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Economics Lesson - How Much is a Job Worth?


Colleges are in the news a lot these days, and generally not from a favorable perspective. One of the big issues has to do with college loans and the massive debt run up by some students. And this leads to the question: how much is a college degree worth? From a purely economic / financial perspective, a college degree is worth the present value of the additional earnings you will have over your lifetime relative to the earnings you would have had without that college degree.

So what is a job worth? What pay is appropriate for this job as opposed to that job? Some people think that the appropriate pay for a job can be determined objectively. This notion led to the concept of "comparable worth" (see definition in image below). Comparable worth was intended to increase the pay of women relative to men, the idea being that women were in jobs / fields that were just as "valuable" as the jobs / fields that men were in, but the women were deliberately paid less. Comparable worth tended to emphasize credentials and education over other factors - those advocating comparable worth tending to have lots of education and credentials!

Rather than beat around the bush, let me just come right out and say exactly what a job is worth. A job is worth what someone is willing to pay you to perform that job. It makes no difference how much schooling is required, or how "hard" the job is, though those can be factors. A job may be high paying because it takes many years to learn the necessary skills (e.g. a physician). It may be high paying because of the danger involved (e.g. underwater demolition expert). Or maybe it is just unpleasant. A job is going to pay what is necessary to attract someone with the necessary skills and the willingness to do the job.

Many people understand the role of supply and demand when it comes to prices for products and services. If supply is low and demand is high, the price will rise. This will reduce demand as some potential purchasers will decline to pay the higher price. At the same time, the higher price will encourage producers to increase their output and even have new producers get into the business. Similarly, if supply is high and demand is low, prices drop. Demand will increase as some will be attracted to the product at the lower price. Again, producers will react by lowering production or even getting out of the business altogether. The combination of supply and demand impacts the price of a product and that price change sends signals to both consumers and producers to respond appropriately and rationally.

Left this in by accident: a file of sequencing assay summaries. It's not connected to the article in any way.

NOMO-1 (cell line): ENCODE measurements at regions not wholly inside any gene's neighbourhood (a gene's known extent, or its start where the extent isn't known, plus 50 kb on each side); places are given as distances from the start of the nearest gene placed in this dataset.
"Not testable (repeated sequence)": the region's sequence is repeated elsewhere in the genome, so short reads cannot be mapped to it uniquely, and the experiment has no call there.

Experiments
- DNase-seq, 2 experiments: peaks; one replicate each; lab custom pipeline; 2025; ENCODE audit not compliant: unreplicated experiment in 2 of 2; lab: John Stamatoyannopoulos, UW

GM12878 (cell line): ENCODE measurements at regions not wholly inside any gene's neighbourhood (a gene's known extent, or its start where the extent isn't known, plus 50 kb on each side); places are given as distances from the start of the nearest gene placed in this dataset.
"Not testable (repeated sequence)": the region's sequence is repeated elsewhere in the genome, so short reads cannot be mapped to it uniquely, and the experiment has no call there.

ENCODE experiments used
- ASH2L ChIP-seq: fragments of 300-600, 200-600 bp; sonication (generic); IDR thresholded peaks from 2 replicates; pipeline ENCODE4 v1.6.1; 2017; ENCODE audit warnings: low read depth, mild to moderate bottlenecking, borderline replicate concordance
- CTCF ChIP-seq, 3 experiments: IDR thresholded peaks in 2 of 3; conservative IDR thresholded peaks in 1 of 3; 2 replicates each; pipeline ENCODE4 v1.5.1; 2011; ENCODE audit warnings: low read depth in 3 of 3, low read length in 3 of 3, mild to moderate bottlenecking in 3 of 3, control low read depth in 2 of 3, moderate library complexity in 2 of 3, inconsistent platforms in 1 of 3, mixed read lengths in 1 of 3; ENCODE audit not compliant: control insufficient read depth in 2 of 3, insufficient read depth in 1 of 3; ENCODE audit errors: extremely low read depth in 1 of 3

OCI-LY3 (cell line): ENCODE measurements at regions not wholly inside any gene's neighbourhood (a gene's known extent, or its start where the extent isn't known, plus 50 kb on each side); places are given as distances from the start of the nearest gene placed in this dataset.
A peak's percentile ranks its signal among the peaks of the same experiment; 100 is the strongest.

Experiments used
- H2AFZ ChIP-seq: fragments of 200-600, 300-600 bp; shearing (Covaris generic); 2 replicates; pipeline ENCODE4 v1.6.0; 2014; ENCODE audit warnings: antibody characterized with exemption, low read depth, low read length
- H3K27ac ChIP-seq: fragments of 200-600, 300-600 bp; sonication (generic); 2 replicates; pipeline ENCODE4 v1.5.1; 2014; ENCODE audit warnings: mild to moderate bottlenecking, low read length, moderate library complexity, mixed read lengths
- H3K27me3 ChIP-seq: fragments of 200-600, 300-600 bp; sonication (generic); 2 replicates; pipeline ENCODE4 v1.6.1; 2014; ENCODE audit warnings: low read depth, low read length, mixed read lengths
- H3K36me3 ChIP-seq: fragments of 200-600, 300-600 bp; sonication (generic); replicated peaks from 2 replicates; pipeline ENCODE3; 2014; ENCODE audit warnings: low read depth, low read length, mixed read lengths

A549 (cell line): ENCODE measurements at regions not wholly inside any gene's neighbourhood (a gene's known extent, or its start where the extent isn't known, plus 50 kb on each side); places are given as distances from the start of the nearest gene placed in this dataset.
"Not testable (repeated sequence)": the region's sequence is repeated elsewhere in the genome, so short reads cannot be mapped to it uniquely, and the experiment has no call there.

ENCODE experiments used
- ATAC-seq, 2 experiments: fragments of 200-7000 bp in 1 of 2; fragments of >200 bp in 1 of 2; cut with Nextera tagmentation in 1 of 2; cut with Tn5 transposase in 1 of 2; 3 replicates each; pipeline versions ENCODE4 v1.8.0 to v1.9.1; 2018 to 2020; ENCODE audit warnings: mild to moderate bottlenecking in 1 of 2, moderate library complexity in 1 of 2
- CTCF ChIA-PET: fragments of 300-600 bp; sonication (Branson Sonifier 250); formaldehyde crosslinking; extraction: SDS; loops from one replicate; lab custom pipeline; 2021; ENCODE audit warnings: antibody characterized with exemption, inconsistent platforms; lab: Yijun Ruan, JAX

Many fail to realize that we have exactly the same situation when it comes to jobs and salaries. Suppose there is a shortage of nurses? The only way to attract qualified candidates to the available jobs is to raise the pay (or provide other benefits). As the pay increase, more people will be attracted to the nursing field, so that within a period of time, there will be more qualified candidates for the positions available. Similarly, if there is a surplus of nurses relative to the positions available, pay might decrease (though more likely it will remain stagnant) and some nurses will lose their jobs. This makes nursing less attractive. Some planning on a nursing career may switch to a more lucrative field. Some already in nursing may leave for a different field. Eventually, things will level out. Job pay, as determined by the free market, sends signals to both businesses and workers - what fields are in demand (we need more workers) and which are not (we need fewer workers). Note that if a business is forced to pay more than they consider that job to be worth (I'm talking about minimum wages, here), they will find a way around it; via automation, using fewer but more highly skilled workers, or simply getting out of the business.

I believe it was Oregon that tried out comparable worth for government positions. It didn't work. For example, they deemed that a "word processing clerk" was worth more than a "secretary" because of the required computer skills. It didn't take long before they had a shortage of secretaries. They couldn't raise the pay for secretaries because that was "objectively" determined by comparable worth. The solution? Reclassify many secretarial positions as "word processing clerks," so they could be paid more and attract candidates.

Remember, a college degree is only worth what someone is willing to pay someone with that degree. Seven years of undergraduate and graduate work in "Women's Studies" is simply not woth what a four year engineering degree is worth.

End of lesson.


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